We also committed to doing all of Elvie’s personal care. If her diaper needed changing, one of us changed it. If her fingernails needed a trim, one  of us trimmed them. If she needed lotion, one of us put it on. The only thing that I allowed hospital staff to do was to give her a bath, and this was because she absolutely hated baths. I figured that I could pass it off as another unpleasant medical procedure and allow someone else to be at the receiving end of her displeasure. All the other little things, the things that we would have been doing ourselves if we were home, we did while we were at the hospital.

When it came to feeding Elvie, we were also the ones to do that. Every bottle that she ate was fed to her in our arms, from our hands. We focused on making eye contact while she was eating. If she so much as snuffled in the middle of the night, I would wake up and offer her a bottle. This was probably the most intense part of our attachment work, as it caused the most lost sleep. But just like her personal care, I knew I would be doing the same if we were at home on our own, so I did it.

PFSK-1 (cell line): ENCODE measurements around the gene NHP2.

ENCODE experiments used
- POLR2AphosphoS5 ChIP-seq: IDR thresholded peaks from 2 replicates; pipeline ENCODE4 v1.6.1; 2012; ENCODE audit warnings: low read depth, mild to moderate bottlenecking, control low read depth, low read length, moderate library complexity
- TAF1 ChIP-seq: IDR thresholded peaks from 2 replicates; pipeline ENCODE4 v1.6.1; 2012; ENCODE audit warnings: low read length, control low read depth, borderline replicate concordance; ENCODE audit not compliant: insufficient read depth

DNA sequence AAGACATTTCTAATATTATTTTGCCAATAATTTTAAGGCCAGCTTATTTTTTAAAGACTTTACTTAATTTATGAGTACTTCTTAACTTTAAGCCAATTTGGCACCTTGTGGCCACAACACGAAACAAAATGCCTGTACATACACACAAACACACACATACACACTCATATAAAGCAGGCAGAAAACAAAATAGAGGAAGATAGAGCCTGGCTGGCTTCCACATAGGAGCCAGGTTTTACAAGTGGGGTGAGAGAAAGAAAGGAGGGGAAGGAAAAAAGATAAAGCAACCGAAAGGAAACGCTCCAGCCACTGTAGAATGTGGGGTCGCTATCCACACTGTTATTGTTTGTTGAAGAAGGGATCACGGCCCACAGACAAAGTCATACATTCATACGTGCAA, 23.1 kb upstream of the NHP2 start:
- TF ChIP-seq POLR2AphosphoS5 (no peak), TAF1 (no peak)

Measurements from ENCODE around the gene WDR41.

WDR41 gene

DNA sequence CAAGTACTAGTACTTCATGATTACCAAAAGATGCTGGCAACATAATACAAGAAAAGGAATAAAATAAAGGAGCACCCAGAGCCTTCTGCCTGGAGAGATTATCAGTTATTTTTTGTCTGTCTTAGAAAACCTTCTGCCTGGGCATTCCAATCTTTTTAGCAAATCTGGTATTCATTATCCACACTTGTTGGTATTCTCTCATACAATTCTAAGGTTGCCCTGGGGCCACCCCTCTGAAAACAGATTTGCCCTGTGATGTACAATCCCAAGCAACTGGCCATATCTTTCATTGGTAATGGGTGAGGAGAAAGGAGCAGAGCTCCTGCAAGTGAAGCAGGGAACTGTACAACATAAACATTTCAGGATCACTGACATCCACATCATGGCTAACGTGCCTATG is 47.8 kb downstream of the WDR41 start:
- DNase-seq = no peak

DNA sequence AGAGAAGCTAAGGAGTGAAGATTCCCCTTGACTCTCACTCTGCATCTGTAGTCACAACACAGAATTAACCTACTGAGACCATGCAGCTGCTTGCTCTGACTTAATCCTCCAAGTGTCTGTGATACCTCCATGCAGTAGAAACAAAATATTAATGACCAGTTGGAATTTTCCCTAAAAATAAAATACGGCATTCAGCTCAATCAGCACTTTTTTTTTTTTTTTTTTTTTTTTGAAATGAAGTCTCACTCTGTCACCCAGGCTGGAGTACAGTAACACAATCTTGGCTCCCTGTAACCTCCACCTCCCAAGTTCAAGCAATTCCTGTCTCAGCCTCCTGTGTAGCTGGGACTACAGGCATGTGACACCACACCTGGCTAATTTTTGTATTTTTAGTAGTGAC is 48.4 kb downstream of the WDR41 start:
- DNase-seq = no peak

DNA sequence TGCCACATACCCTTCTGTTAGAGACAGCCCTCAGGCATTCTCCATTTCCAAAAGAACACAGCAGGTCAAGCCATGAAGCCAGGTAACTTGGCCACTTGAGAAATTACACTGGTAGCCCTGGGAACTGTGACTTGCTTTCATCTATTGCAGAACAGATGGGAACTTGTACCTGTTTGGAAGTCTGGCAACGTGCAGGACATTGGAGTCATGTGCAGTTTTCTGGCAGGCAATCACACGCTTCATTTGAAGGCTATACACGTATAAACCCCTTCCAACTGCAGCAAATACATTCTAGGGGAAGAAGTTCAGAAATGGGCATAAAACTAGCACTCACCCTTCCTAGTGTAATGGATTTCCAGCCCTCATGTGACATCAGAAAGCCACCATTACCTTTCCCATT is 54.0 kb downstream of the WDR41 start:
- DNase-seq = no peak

Finally, we simply held her as much as possible. It was hard when she was hooked up to so many machines, with wires and tubes to navigate around, but if she would allow us to hold her, we would do it. While there were some times that it was clear she wanted to stretch out on her bed with nothing additional touching her, most of the time she was thrilled to be on our laps, and we were more than happy to hold her.

By the end of our hospital stay, the attachment  work had paid off, and over time we saw that she recognized us as her people, and she would be upset if we were gone. While it was hard to hear my baby cry as I dashed back into her hospital room with my breakfast, it was so gratifying to hear her quiet as soon as she heard my voice, and calm down completely as soon as I picked her up. Working on attachment at the hospital certainly wasn’t my ideal, but it was most definitely worth it.

Now that we are home, we can see Elvie’s attachment to us deepening even more. Missing those first two weeks we intended to have at home was a bummer, but we have more than caught up, and I am pleased with her progress. We are so happy to have her in our family and to see her recognizing us as hers.

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Read the rest of the When Your Baby is Sick series on Babble:
When Your Baby is Sick: The Practicalities of Hospital Life
When Your Baby is Sick: 12 Items to Bring to the Hospital For Your Baby
When Your Baby is Sick: 10 Things to Bring to the Hospital for Yourself
When Your Baby is Sick: What a Normal Hospital Day is Like

Article Posted 4 years Ago